Re: [isabelle] lexical matters
This discussion is a bit strange. It seems this is mostly due to a
conflation of at least three very different functionalities that you
expect from a "theorem prover":
(a) Checking Proofs -- This requires a trusted inference kernel only,
based on abstract syntax. No interesting parsing or pretty printing
here. Challenges: Logical complexities, Performance, Keeping code simple
(b) Developing Proofs -- This requires flexibility and automation,
support for arbitrary user-level code, and a way to reduce everything to
kernel-level inferences. Trusted pretty printing is not an issue here
either. Instead I want as powerful tools as possible.
(c) Auditing Definitions and Theorem Statements -- This is mainly an
interface problem of the auditor trying to understand what has been
proved. Pretty printing plays a role here, but there are many other
things. But note that proofs play no role here. This is just about
definitions and theorem statements.
I hereby make the bold claim that any system trying to do any two of
these things at the same time is bound to make some lousy compromises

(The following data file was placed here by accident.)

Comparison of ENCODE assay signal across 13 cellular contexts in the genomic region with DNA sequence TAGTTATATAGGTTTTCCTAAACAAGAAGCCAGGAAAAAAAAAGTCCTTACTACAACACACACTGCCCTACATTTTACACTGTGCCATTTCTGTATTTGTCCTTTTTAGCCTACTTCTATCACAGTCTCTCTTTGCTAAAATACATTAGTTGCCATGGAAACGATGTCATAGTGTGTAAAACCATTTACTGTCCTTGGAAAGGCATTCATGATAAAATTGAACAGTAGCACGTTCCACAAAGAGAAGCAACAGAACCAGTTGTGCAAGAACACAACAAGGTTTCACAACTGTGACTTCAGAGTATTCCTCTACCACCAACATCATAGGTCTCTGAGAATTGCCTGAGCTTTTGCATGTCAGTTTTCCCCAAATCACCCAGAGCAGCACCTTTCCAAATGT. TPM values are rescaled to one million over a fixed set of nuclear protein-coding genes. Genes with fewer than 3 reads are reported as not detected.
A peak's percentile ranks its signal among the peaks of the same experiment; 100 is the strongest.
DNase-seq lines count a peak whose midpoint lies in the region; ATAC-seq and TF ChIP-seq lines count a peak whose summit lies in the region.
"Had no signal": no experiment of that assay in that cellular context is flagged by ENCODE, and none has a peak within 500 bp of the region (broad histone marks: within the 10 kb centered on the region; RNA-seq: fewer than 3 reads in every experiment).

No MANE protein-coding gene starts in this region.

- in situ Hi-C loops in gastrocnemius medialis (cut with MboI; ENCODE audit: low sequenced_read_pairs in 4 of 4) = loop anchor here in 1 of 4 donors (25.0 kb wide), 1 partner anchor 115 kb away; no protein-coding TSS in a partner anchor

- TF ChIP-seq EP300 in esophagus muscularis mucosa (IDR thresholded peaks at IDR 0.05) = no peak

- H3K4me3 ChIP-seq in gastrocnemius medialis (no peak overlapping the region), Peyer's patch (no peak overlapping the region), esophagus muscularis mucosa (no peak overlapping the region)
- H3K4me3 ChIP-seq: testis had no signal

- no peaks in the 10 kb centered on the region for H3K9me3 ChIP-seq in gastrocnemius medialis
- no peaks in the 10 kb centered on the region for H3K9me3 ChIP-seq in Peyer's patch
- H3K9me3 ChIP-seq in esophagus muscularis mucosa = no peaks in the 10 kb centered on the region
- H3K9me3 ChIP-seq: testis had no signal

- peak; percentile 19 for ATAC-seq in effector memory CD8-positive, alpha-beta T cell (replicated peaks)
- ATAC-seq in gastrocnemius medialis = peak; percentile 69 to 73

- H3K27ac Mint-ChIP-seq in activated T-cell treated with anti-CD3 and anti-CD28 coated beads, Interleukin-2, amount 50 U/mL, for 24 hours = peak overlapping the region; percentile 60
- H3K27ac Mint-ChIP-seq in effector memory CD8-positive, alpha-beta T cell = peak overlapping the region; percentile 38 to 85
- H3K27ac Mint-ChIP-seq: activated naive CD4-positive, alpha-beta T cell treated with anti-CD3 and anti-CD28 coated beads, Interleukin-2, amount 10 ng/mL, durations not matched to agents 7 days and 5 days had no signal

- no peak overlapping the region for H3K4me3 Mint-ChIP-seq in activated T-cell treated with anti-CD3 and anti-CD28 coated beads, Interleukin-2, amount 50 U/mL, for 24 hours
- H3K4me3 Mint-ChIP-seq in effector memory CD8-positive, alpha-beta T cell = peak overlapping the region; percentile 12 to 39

that aren't acceptable if you are really serious.
It happens that LCF-style provers traditionally try to do both (a) and
(b), and they do make compromises. Bringing (c) into the picture and
trying to add it into one of those systems would probably make the
situation worse, not better. This is just an argument for a separate
tool, which could be HOL0. I have the impression though that you are
trying to address both (a) and (c) at the same time, which may lead to
new lousy compromises.
The issues about someone maliciously attacking the kernel etc. are
orthogonal and probably have standard solutions. Operating systems and
security people can solve this as soon as it is important enough for
someone to pay the price. But logicians are not the right people to do this.
If a trusted prettyprinter is deemed to be important tool for the auditor,
then the auditor can code one up, or look over your shoulder while
you code it. It's a fairly simple task.
Mark Adams wrote:
Not so simple that existing theorem provers have trusted pretty printers
(other than HOL Zero)....
previously, Mark Adams wrote:
a healthy degree of concern, especially when the problems can be easily
So are you claiming that is it easily addressed or that it isn't???
Maybe your reasoning needs to be checked by a trusted kernel?
Anyway, what properties must a pretty printer have in order to be
trustworthy? Is there anything formal to be said here apart from Freek
Wiedijk's Pollack-consistency? Or is it just defined in terms of the
attacks you happen to imagine right now? It would be interesting to read
some details here instead of just a claim of how important it is.
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